|Mockup of the B-54|
|National origin||United States|
|Primary user||United States Air Force (intended)|
|Developed from||B-50 Superfortress|
The Boeing B-54 was an American strategic bomber designed by Boeing for use by the United States Air Force. Derived from the YB-50C Superfortress, construction of the prototype was canceled before completion, and the aircraft was never flown.
Begun in 1947, the B-54 was the planned production version of the YB-50C prototype. The standard Pratt & Whitney R-4360 engines of the normal B-50 bomber were replaced with R-4360-51 Variable Discharge Turbine (VDT) turbo-compound engine, the fuselage was lengthened by over 10 feet (3.0 m) and the wingspan was extended by 20 feet (6.1 m), which required the installation of outrigger landing gear in the first and fourth engine nacelles. Large fuel tanks under the outboard wing section were required to carry an additional 3,000 US gallons (11,000 l; 2,500 imp gal) of fuel to reach the intended 9,300 miles (15,000 km) range; 14 .50-caliber machine guns comprised the specified defensive armament.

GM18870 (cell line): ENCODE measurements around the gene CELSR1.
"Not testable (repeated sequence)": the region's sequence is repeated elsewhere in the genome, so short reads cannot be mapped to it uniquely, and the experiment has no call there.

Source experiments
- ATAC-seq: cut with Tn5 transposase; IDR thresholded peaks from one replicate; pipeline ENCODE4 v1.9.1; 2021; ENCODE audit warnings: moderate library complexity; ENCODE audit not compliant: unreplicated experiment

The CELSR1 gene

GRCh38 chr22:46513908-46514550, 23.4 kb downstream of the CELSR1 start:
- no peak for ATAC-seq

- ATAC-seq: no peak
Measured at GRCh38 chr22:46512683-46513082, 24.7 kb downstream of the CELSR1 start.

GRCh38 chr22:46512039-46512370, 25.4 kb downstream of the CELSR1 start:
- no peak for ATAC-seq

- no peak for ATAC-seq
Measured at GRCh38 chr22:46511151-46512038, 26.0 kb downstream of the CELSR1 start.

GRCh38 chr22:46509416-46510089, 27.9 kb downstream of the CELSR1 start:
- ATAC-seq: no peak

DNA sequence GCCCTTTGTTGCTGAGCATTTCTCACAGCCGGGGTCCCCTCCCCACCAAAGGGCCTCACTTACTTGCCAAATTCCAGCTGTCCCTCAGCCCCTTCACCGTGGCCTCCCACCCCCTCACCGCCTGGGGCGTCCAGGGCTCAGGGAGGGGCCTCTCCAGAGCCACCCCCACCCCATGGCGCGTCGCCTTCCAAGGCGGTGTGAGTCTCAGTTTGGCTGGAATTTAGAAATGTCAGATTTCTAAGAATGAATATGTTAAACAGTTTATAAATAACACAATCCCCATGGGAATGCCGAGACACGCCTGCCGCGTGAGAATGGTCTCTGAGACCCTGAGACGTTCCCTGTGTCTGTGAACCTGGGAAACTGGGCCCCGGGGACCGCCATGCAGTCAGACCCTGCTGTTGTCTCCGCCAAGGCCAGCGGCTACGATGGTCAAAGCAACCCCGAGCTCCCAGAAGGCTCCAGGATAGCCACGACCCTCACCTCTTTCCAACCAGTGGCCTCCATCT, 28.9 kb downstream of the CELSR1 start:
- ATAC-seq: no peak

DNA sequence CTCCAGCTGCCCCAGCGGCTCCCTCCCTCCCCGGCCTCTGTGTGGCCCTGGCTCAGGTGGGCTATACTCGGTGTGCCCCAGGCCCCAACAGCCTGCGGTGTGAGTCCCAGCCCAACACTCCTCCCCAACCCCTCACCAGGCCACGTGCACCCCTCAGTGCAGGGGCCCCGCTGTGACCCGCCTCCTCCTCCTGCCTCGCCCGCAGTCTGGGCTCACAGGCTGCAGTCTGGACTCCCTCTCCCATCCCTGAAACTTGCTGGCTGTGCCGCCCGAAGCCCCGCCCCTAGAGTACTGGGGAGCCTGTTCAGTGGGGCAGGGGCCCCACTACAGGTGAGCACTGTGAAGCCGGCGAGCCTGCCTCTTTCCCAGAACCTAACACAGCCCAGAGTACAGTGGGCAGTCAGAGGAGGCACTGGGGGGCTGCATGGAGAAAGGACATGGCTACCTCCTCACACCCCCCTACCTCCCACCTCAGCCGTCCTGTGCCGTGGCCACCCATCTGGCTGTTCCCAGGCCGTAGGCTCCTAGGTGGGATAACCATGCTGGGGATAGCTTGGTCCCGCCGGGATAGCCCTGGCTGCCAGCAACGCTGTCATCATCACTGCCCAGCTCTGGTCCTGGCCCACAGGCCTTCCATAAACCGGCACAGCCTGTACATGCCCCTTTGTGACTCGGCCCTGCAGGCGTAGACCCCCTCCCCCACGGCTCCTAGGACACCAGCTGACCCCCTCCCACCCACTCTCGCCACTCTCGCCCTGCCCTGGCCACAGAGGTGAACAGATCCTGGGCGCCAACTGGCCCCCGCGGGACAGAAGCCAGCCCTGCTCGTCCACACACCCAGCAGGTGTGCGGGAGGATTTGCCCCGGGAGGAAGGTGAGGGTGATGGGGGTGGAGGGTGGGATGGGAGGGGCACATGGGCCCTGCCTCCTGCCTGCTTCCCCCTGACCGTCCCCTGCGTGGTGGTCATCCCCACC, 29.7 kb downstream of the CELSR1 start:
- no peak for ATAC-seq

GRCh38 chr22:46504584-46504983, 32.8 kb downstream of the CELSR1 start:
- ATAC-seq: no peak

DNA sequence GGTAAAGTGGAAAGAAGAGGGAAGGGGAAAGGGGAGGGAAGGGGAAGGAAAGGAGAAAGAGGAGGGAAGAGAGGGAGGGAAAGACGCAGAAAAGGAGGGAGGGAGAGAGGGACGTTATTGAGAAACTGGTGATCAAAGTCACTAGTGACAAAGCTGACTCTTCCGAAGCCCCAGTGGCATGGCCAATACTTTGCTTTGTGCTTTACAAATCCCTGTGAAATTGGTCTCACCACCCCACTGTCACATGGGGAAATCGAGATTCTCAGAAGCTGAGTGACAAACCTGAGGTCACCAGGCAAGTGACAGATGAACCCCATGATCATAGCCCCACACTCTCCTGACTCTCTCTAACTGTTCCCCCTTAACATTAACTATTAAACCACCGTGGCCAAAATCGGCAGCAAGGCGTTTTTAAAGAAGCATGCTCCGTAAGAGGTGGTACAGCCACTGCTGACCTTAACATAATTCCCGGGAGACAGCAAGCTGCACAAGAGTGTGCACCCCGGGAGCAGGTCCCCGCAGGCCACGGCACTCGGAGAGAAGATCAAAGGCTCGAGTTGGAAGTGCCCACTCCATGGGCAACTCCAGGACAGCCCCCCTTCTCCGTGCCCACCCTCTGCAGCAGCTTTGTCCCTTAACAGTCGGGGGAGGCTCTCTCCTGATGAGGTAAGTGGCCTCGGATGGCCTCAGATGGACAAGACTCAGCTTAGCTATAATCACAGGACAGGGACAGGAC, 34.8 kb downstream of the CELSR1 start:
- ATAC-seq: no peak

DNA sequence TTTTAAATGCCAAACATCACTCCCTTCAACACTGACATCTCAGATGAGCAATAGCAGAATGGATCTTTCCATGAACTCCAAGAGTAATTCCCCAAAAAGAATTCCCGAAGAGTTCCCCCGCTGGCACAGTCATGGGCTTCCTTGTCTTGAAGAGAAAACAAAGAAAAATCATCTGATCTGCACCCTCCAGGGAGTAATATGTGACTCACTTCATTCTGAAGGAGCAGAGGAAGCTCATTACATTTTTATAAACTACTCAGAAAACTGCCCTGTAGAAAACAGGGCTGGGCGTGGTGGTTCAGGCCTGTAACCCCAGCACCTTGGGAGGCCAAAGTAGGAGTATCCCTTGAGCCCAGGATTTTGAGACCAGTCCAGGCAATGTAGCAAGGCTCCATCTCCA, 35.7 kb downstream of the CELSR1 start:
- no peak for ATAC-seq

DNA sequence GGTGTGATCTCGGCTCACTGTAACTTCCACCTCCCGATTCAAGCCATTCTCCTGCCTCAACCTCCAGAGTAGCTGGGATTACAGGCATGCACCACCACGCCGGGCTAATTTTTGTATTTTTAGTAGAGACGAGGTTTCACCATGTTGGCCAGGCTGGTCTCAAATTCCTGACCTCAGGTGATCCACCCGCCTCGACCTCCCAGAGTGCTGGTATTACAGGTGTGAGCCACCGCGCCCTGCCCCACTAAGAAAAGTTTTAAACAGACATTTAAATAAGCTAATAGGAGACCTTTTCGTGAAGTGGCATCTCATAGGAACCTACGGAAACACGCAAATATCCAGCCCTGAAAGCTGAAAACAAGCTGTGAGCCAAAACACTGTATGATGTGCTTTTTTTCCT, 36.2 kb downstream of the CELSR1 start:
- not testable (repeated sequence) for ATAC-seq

On May 29, 1948, contracts were placed by the Air Force for 21 B-54A bombers and 52 RB-54A reconnaissance aircraft; However, on April 18, 1949, the B-54 project was cancelled due to the development of better-performing jet aircraft; construction of the prototype B-54A had started at Seattle but was never completed. The cancellation was lambasted by the Seattle press, who claimed that it was a political decision instead of a military one.
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